Eli waited for Gail and I at the entrance to the hospital, a patrol car parked behind his white Land Rover.
I looked up at Gail, “Can I get up now?” I asked as she pushed my wheelchair towards the exit.
“Not until you’re at the car. Doctors orders.” She smiled back.
I sighed, but let her push me through the door, and towards Eli. She stopped, engaged the breaks, and I stood slowly, my body still sore from the gunshot, and the hard impact of the floor. Eli opened the passenger door for me and helped me get in.
I glared at him, “I’m not crippled, I can do this myself,” I said, using my good arm to grab the handle by the door and haul my ass into the seat.
Eli smiled, “Hey, come on, Enjoy the attention while it lasts,” he said, shutting my door.
Gail climbed in the back seat, and when Eli was behind the wheel, we made our way back to mine.
Eli pulled the car behind my Camaro and killed the engine. The squad car slowing to a stop on the street in front of my house.
Gail and Eli jumped out, and I slowly pulled my body out the car. It felt good to be home, and out of that cold, stale hospital room. Eli opened the front door and I stepped into a clean, fixed up and rearranged house. I paused, taking in the drastic change from the mess I left it in when I was rushed to the emergency room.
Gail came past me, her face turning a little red, and dropped her backpack on the floor by the side table.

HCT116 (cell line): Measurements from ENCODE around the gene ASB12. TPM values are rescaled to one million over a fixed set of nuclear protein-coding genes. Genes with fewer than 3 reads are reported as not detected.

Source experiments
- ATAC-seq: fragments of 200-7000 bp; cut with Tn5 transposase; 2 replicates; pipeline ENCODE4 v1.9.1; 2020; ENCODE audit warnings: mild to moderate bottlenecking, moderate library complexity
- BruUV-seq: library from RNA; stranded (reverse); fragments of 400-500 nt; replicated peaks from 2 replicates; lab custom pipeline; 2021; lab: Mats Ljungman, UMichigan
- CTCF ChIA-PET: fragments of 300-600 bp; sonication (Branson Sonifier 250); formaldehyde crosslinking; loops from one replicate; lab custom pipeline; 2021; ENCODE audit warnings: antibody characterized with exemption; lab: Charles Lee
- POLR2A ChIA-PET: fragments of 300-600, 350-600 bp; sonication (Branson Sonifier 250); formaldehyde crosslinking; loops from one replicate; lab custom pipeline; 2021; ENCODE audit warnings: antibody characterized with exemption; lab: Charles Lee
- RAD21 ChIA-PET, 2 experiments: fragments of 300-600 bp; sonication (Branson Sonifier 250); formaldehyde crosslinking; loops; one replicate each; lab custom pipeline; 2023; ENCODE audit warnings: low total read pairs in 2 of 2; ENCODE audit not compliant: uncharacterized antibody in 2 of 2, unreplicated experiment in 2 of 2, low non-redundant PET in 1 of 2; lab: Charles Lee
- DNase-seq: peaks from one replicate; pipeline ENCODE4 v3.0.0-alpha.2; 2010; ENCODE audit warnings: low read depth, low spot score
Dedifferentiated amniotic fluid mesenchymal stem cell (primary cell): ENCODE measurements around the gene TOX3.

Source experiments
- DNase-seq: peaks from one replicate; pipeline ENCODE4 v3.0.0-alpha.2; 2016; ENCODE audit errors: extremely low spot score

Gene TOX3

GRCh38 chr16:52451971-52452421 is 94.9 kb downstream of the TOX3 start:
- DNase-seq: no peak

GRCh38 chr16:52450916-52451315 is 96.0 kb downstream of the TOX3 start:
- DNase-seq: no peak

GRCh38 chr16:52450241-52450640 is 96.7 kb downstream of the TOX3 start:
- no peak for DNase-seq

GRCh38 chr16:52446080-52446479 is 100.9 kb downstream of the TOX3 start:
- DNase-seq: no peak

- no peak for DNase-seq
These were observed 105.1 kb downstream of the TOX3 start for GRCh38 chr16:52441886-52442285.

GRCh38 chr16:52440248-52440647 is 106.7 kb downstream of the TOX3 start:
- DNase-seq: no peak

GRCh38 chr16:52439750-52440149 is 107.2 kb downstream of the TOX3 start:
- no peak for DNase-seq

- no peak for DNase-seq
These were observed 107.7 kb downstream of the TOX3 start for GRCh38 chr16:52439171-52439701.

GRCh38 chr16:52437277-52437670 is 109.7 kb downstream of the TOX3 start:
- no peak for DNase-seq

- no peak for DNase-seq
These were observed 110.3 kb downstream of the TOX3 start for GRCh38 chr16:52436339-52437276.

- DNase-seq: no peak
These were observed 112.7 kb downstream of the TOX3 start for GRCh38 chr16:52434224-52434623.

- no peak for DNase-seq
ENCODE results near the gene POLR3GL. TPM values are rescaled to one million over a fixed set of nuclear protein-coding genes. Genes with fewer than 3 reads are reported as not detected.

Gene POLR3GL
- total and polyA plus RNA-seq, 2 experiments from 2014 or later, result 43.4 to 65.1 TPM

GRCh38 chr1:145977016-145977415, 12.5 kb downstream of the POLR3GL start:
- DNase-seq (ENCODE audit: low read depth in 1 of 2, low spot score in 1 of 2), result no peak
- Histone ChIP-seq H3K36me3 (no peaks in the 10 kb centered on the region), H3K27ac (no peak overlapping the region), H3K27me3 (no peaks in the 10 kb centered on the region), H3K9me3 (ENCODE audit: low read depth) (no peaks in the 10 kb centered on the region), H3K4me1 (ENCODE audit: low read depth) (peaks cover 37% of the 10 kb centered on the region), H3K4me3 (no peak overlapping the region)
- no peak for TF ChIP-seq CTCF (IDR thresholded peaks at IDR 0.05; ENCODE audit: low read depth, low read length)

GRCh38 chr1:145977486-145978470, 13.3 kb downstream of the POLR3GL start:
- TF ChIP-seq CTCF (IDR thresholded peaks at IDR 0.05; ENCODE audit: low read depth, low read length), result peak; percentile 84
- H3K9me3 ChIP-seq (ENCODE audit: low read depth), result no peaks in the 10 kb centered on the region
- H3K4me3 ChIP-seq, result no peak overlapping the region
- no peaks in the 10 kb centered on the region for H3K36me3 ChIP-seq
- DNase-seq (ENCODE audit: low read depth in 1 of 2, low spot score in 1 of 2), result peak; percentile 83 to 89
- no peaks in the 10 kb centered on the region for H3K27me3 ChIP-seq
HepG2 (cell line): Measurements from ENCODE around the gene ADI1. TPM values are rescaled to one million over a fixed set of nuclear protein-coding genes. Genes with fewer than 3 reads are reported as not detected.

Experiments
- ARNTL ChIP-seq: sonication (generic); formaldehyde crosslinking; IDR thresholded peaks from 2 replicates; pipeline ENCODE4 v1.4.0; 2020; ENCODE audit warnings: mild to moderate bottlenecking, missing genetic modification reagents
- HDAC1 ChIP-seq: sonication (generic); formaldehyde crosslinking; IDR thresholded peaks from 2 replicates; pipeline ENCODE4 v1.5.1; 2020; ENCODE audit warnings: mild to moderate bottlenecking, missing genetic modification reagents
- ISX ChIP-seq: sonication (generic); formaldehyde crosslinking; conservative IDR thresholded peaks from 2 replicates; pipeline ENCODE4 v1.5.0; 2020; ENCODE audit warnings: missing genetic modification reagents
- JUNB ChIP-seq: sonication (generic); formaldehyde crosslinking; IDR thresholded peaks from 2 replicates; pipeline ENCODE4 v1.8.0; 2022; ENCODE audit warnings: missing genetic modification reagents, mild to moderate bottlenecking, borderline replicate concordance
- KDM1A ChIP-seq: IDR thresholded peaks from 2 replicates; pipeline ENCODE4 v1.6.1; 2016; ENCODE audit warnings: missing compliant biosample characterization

I went into the lounge, “Did you guys clean up?” I asked, looking at everything back in its place, the holes in the wall patched up, poorly, and the smell of fresh paint.
Eli shut the front door, “Yeah, Gail stress cleans. I would have gone for a beer if I knew she would drag me into it.” He said dryly.
I smiled to myself, “Thanks, guys.” I mumbled.
Gail came to the lounge, rearranging the pillows on the sofa, “I’m sorry, I didn’t mean to impose, but I was so worried about you yesterday, and when I get stressed I clean. But once I started and I saw the holes in the wall and the missing lights… Eli was here so we did what we could. Hope that’s ok.” She mumbled without looking up at me.
I went over to her, grabbing her arm gently and pulled her up from obsessing over the pillows. I looked her in the eyes, “Thank you. I don’t mind at all.”
She turned away, her face again turning red, and I lowered myself into the sofa.
Eli came from the kitchen with two beers and handed me one. I smiled and took it eagerly from him, but Gail moved with lightning speed, grabbing it out of my hand, and glaring at me, “Are you crazy? You’re on medication. No beer!” She said and stormed off into the kitchen.
Eli grinned, taking a long refreshing sip of his ice-cold beer, and smiled at me.